Captured For the Camera: 20 Photos From Hindustan
I’m still in the midst of a photo overhaul from the last two years of travel and am currently on I for India.
I’ve sifted through and come up with 20 desirable shots that have yet to find a home on this blog. They come from eight of the 28 Indian states. That reminds me. I’ve only made a dent in this huge, diverse and magical country.
Feel free to click on the following images to get a grander view and a manual slide show.
This one was taken at the Gateway of India in Mumbai, formerly Bombay, and still often colloquially known by that name. This structure was built in 1911 to commemorate the arrival of King George V and Queen Mary of England. In earlier times it was the first structure people saw when arriving to Bombay by boat. It’s currently the city’s top tourist attraction.
While walking around Mumbai’s Victoria Station, I was looking for things to take pictures of when this girl walked up and asked if I’d take a photo of her. Her parents stood obliviously to the side. I took one snap. She thanked me and walked away. To this day, India is the only country where people have asked me to take their photo with my camera. This is the land where karma originated.
This photo was taken inside a coffee shop in McLeod Ganj, a suburb of Dharamsala in the northern state of Himachal Pradesh. What I find interesting is observing the personal space factor. In cold climates like where I’m from, we value our personal space. But in warmer climates, there tends to be much less need for it. In the middle you notice three people sharing a newspaper. It reminds of the intimate Internet cafes throughout India where as many as three or four people would sometimes share a computer right next to me. This caused me to achieve a greater openness and tolerance for something I wasn’t used to.
This photo comes from the entrance of an ashram in the city of Rishikesh, or more precicely, Laxman Jhuhla, across the Ganges River from Rishikesh in the Himalayan state of Utterakand. An ashram is a religious retreat for people who practice the Hindu religion.
This photo was taken from the terrace outside my 450 Rupee or $8.33 hotel room in Luxman Jhula. Monsoon season had just commenced. One night I was awoken by thunder. I opened my door and looked down to see the Ganges being illuminated by lightning over and over again. It’s one of the most vividly surreal memories of my travels. Unfortunately, I wasn’t swift enough to capture a photo of that.
This blurry photo comes from the Pahar Ganj market area in India’s capital city of Delhi, in the National Capital Territory, which, like the District of Columbia in the United States, isn’t considered a state. This capital zone is nestled between the states of Haryana and Uttar Pradesh. If I had stopped, relaxed, and focused in on this photo, it may have been one of my greatest people travel shots ever. At least we get to see what may have been.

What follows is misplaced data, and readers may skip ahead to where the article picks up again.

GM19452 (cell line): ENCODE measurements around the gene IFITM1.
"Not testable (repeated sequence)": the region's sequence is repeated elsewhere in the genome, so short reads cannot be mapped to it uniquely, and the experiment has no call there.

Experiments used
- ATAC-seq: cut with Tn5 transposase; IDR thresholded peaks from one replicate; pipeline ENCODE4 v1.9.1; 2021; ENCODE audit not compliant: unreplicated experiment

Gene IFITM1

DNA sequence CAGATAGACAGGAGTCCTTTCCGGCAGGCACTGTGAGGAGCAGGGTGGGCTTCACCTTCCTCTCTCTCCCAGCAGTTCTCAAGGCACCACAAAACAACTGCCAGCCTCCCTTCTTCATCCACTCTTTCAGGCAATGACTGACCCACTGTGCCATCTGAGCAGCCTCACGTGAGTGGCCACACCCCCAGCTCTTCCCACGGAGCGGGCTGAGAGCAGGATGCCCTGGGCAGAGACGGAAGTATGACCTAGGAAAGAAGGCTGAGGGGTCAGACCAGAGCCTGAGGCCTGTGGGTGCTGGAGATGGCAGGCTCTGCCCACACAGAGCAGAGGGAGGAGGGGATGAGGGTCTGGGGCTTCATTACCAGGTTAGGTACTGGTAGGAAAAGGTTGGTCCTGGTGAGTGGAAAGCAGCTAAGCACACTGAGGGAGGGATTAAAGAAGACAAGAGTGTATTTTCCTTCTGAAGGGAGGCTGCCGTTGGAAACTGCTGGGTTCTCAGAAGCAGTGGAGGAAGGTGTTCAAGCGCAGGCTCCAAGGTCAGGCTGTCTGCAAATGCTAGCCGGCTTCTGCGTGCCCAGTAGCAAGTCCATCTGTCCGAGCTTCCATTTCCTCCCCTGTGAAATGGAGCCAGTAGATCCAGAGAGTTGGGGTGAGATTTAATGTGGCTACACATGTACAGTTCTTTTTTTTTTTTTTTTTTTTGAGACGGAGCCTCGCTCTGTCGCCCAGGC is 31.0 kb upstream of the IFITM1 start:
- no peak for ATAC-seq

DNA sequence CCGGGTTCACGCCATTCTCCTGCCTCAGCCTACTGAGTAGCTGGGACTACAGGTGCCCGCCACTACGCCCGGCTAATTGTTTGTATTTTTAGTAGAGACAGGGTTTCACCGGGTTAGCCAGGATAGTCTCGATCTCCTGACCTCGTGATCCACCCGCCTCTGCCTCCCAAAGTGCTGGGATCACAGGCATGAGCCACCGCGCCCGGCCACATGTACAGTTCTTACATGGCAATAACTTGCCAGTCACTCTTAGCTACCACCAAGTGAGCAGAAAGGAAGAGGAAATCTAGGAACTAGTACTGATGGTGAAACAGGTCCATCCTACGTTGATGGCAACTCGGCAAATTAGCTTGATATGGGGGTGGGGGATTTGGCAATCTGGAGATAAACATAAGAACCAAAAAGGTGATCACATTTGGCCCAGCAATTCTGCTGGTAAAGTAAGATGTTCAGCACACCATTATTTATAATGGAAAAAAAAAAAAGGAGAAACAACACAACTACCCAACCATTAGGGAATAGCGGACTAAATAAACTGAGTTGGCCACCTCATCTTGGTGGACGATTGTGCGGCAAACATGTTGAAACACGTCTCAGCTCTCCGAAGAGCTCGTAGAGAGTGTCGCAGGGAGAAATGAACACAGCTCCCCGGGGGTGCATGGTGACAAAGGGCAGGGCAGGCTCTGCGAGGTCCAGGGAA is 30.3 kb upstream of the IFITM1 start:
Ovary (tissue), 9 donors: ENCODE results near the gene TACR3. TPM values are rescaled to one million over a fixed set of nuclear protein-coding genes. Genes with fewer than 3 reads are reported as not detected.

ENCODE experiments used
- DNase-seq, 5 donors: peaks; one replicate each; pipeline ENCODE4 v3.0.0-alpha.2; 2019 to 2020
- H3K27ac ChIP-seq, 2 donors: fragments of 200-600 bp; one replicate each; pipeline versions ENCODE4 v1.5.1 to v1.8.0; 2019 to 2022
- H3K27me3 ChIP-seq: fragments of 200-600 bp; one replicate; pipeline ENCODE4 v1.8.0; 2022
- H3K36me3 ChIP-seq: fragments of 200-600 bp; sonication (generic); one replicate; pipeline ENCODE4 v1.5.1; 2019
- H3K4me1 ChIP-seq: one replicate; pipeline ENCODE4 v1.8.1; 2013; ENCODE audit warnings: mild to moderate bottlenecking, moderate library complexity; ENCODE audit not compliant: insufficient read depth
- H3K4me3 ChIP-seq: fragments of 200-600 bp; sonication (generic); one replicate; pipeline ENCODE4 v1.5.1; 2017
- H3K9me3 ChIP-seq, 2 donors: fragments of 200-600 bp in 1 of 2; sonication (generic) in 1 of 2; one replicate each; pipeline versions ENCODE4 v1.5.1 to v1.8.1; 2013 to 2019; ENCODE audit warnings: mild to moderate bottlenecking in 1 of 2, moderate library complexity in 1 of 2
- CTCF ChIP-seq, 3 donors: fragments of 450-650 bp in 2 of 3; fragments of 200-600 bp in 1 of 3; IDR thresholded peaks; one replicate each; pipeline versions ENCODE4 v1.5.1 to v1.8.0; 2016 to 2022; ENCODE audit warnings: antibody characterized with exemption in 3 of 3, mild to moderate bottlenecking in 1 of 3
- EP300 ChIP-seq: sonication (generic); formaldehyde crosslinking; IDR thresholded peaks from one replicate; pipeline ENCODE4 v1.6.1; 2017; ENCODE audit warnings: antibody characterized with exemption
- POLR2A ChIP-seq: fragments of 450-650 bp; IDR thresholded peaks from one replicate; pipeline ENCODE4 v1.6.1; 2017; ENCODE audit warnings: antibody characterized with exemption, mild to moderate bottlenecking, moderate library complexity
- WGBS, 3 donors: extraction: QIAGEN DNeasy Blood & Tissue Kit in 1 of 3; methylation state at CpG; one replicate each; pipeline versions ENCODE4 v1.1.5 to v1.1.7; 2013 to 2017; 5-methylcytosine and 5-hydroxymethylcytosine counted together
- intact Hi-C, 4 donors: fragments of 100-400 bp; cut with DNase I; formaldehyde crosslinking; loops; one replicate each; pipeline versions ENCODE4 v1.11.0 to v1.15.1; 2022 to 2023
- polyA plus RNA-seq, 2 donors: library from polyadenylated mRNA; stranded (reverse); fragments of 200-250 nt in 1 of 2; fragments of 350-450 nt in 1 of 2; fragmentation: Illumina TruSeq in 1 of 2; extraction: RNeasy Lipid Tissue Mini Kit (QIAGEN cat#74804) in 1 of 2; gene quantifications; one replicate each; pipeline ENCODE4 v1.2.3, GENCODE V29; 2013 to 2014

Stray dogs relaxing during sunset on Harmal Beach in Arambol in the state of Goa. The sun is setting over the Arabian Sea. I assume this is a daily ritual for these tranquil dogs who are probably some of the most fortunate abandoned canines on the planet.
A cow relaxes on a sidewalk in the city of Udaipur, in the state of Rajasthan. In most of the cities I visited, cows are able to coexist with humans as they please. As they’re considered sacred in the Hindu religion, beef is not consumed. Like the dogs of Goa above, cows of India have to be some of the most fortunate bovine creatures on earth.
A baby monkey and mom at the Monsoon Palace outside of Udaipur. This is the same place where I posed with the two pseudo tigers in the first photo far above. Troops of monkeys tend to run wild in many parts of India. As cute as they may be, they’re often only after your food. If they come up to your doorstep, try to resist the urge of feeding them. If you do, chances are they won’t go away. In India, uneaten food seems to never get thrown away, people and restaurants use it to feed both homeless folks and the seemingly endless stray and wild animals that hover about.
The city of Udaipur has parts that feel like they’re out of a fairy tale. These buildings provide a beautiful mirror effect on Lake Pichola. Many traveling photographers have dubbed the state of Rajasthan to be the most photogenic place on the planet.
This one was taken during the same ride as the above photo, just in a different car. What I find compelling is the wide-eyed child in the bottom right corner. He’s the only one aware of the foreigner walking by wielding a camera.
This was taken inside the Chitor Tower in Chitor. While spending over four months in the grand land that constantly surprises, it was always a pleasure to witness the spectrum of attire worn by groups of women.
Have you been to India? If not, would you like to go?
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